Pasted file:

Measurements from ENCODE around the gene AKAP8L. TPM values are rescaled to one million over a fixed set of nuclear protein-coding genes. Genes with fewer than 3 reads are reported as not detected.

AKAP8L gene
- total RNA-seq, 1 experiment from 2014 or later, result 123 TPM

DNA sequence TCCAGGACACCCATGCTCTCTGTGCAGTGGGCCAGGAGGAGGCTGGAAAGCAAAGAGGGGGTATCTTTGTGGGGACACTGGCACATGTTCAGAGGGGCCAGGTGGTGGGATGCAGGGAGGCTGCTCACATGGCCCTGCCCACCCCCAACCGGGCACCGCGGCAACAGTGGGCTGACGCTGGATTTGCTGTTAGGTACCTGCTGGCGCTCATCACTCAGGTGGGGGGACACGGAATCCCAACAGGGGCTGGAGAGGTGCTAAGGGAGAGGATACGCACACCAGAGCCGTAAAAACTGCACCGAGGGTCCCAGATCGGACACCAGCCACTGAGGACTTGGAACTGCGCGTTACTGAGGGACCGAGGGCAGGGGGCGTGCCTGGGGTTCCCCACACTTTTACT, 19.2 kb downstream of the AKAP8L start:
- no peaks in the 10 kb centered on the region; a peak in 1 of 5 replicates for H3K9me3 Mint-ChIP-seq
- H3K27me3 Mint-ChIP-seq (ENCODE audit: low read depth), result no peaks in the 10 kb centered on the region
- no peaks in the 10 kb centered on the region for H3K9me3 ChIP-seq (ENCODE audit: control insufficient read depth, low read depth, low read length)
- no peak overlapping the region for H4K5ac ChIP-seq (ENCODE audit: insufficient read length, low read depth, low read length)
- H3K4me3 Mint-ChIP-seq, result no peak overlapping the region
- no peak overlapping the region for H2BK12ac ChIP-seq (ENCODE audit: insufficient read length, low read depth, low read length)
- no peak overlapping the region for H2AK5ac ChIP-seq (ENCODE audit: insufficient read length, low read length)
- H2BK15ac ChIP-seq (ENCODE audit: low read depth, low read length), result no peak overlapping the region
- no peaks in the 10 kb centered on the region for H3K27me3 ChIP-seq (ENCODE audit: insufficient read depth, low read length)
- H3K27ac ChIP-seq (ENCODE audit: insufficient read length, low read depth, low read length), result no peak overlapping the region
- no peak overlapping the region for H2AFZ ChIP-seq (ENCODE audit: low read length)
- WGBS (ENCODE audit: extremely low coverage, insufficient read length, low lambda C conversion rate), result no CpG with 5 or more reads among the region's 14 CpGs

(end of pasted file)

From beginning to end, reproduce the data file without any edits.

Measurements from ENCODE around the gene AKAP8L. TPM values are rescaled to one million over a fixed set of nuclear protein-coding genes. Genes with fewer than 3 reads are reported as not detected.

AKAP8L gene
- total RNA-seq, 1 experiment from 2014 or later, result 123 TPM

DNA sequence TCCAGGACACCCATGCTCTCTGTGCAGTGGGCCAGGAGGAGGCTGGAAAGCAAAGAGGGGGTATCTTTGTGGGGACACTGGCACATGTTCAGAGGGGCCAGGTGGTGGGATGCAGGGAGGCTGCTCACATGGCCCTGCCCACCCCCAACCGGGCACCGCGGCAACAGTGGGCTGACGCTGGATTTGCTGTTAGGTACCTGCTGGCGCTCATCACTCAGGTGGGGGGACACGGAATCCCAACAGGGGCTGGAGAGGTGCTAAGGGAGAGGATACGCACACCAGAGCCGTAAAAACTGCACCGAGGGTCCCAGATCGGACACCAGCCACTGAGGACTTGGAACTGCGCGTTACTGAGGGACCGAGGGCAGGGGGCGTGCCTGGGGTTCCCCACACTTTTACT, 19.2 kb downstream of the AKAP8L start:
- no peaks in the 10 kb centered on the region; a peak in 1 of 5 replicates for H3K9me3 Mint-ChIP-seq
- H3K27me3 Mint-ChIP-seq (ENCODE audit: low read depth), result no peaks in the 10 kb centered on the region
- no peaks in the 10 kb centered on the region for H3K9me3 ChIP-seq (ENCODE audit: control insufficient read depth, low read depth, low read length)
- no peak overlapping the region for H4K5ac ChIP-seq (ENCODE audit: insufficient read length, low read depth, low read length)
- H3K4me3 Mint-ChIP-seq, result no peak overlapping the region
- no peak overlapping the region for H2BK12ac ChIP-seq (ENCODE audit: insufficient read length, low read depth, low read length)
- no peak overlapping the region for H2AK5ac ChIP-seq (ENCODE audit: insufficient read length, low read length)
- H2BK15ac ChIP-seq (ENCODE audit: low read depth, low read length), result no peak overlapping the region
- no peaks in the 10 kb centered on the region for H3K27me3 ChIP-seq (ENCODE audit: insufficient read depth, low read length)
- H3K27ac ChIP-seq (ENCODE audit: insufficient read length, low read depth, low read length), result no peak overlapping the region
- no peak overlapping the region for H2AFZ ChIP-seq (ENCODE audit: low read length)
- WGBS (ENCODE audit: extremely low coverage, insufficient read length, low lambda C conversion rate), result no CpG with 5 or more reads among the region's 14 CpGs